Just finished reading Michener's novel "Journey" which details the attempt by a lot of desperate people to reach the Klondike gold rush area by going west through Canada instead of along the coast from Seattle. Apparently a few intrepid (stupid) would-be millionaires tried to traverse the Athabascan swamps and ended up attacked so relentlessly by the main game in the area--giant swarms of mosquitos--that they committed suicide for relief. Not an inviting area for enjoying nature, apparently. The native in the area traveled through the area to get to trading posts but they were protected by smelly ointments of some type. They believed the larvae were nutritious, however. Yeah, that sounds like something we want to preserve in its pristine condition.
And did God do an environmental impact study before saying "Let there be light"? What happened to all that pristine darkness?
As the some guys would say on the forum.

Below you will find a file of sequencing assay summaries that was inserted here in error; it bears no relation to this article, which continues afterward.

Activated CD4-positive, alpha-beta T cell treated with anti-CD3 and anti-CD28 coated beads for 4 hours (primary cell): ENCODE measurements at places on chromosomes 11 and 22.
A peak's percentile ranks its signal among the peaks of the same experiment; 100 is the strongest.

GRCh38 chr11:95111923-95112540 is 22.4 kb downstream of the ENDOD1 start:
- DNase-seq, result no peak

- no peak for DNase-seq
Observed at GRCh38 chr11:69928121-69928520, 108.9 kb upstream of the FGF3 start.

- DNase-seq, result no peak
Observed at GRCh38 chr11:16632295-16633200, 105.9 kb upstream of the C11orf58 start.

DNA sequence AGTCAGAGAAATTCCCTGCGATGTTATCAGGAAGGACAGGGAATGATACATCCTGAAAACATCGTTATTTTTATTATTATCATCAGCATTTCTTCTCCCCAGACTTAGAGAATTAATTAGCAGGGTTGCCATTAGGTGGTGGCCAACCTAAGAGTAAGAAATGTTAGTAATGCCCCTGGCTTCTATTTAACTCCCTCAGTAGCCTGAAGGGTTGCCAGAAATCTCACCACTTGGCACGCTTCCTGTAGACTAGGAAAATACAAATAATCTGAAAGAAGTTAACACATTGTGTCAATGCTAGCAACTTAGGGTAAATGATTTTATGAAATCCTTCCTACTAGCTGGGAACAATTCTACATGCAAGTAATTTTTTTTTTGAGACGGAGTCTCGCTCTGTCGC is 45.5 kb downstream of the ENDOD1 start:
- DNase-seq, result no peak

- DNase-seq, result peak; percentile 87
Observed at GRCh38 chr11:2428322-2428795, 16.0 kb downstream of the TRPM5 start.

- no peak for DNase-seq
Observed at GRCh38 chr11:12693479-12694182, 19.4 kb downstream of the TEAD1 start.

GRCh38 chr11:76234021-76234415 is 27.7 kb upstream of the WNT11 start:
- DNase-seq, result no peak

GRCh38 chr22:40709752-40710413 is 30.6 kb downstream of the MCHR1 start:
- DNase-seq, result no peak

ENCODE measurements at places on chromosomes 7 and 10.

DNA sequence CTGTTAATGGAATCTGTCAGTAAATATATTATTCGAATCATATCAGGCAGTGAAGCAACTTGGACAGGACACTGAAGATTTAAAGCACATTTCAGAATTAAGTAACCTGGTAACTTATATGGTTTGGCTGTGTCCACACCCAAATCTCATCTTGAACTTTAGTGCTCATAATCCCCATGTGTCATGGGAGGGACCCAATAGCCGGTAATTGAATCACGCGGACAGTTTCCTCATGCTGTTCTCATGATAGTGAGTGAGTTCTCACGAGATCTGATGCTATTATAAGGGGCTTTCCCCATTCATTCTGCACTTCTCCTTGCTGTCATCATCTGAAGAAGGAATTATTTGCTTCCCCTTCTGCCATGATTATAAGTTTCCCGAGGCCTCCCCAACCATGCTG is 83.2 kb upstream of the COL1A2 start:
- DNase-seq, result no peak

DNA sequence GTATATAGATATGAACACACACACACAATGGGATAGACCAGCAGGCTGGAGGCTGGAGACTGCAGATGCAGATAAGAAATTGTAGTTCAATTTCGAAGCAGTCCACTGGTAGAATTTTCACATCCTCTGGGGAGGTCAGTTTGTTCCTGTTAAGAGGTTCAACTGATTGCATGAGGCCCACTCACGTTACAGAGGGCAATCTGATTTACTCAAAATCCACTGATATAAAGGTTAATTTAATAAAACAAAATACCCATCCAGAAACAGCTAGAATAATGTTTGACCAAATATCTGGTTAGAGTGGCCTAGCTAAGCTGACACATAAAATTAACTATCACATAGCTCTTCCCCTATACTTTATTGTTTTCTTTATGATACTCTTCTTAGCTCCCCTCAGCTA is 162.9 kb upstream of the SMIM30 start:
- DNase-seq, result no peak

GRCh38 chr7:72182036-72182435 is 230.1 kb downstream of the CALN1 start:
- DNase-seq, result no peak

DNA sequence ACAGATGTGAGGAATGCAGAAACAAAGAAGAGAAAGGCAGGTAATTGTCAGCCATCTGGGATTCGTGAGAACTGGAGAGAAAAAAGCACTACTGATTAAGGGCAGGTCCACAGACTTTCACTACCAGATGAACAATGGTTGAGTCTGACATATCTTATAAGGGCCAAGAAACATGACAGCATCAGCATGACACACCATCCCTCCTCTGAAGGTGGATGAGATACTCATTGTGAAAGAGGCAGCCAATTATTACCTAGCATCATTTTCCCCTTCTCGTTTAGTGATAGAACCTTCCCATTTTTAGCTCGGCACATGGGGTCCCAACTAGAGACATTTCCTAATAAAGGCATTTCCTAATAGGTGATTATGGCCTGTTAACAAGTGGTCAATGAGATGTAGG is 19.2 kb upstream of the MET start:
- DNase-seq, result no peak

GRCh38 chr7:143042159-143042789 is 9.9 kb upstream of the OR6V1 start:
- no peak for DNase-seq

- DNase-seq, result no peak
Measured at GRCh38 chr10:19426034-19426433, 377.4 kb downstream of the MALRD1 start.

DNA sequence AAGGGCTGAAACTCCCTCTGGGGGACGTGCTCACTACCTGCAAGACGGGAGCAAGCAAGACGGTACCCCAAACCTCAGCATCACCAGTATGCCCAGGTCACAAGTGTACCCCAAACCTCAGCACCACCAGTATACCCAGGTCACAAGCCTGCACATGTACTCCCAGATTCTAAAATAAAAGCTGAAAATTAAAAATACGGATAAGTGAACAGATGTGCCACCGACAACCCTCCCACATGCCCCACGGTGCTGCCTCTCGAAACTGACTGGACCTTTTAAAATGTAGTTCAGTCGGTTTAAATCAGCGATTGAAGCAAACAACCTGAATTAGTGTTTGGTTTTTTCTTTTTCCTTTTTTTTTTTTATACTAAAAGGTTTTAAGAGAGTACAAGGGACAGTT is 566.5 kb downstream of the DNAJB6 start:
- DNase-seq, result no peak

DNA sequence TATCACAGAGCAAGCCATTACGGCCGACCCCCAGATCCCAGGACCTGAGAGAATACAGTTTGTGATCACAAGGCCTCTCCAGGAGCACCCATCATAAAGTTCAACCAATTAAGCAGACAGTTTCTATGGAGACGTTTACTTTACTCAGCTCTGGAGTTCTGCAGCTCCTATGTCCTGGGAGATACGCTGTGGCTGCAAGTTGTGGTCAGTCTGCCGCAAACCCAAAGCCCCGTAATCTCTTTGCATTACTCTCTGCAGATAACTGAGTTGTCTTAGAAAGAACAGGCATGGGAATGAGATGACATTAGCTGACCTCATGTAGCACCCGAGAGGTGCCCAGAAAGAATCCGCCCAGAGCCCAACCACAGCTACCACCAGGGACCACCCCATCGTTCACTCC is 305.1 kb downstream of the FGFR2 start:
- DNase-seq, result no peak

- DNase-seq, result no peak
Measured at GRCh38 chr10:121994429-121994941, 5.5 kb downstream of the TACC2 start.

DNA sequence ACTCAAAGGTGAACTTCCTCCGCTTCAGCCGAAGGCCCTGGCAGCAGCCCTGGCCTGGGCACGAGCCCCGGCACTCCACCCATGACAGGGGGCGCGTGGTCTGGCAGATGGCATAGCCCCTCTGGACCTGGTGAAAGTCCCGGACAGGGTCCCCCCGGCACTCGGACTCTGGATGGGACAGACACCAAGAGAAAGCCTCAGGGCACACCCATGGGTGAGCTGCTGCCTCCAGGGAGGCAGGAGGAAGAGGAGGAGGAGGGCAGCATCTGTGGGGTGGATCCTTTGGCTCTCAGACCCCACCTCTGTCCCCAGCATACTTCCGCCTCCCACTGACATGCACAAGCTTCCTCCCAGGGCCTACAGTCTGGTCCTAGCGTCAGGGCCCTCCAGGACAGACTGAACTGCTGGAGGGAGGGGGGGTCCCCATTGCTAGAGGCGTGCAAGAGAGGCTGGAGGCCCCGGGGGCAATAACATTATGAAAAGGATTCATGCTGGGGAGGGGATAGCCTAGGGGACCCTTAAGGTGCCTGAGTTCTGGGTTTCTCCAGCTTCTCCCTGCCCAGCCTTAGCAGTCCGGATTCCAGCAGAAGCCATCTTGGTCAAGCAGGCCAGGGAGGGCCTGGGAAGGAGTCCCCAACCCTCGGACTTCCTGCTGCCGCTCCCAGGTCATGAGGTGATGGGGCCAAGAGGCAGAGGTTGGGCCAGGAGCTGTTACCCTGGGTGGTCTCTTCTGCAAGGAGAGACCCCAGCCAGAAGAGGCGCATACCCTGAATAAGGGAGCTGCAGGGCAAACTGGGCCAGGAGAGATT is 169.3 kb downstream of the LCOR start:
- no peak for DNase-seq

I'd hit it.
Your decription sounds like it is prime for using as a resource.
Maybe workers would have to wear anti skeeter gear.
Ack we have tons this year due to a very very wet year and they have to be on the top 10 list of irratating pests.
In other news I was shocked to get a membership application in the snail mail to join the Seirra Club. Nooo Thanks.
Wait until you get an invitation to join AARP. That's unwelcome, for more than political reasons.
The skeeters here are not too bad but infected with West Nile apparently. Good luck.
Why can't we mine the mosquitoes? Lots of biomass that nobody would care about being lost.
Not to be a misogynist, but WHAT IS IT ABOUT FEMALE JOURNALISTS?
Are 99% flaming Socialists?
It is reported that Nazi Germany was propped quite surprisingly by the fairer sex too.
Women, as a matter of observed fact, seem to have a predeliction to inane Socialist policy, no doubt because of their maternal unconditional acceptance and nurturing of children.
Women voters seem to prefer anti-American Democrats.
Men, get your gal in line!
Just a joke honey; don't hit me with that vase.
When all the gas is gone burn an environmentalist!
When that one runs out burn another.
What thread were you trying to reply to? It sounds interesting.
I'd dress in a mosquito suit and go out there with a Hoover vacuum cleaner.
As my husband often says, "protein is protein". Just don't have an Exxon Valdez anywhere near me. ;o)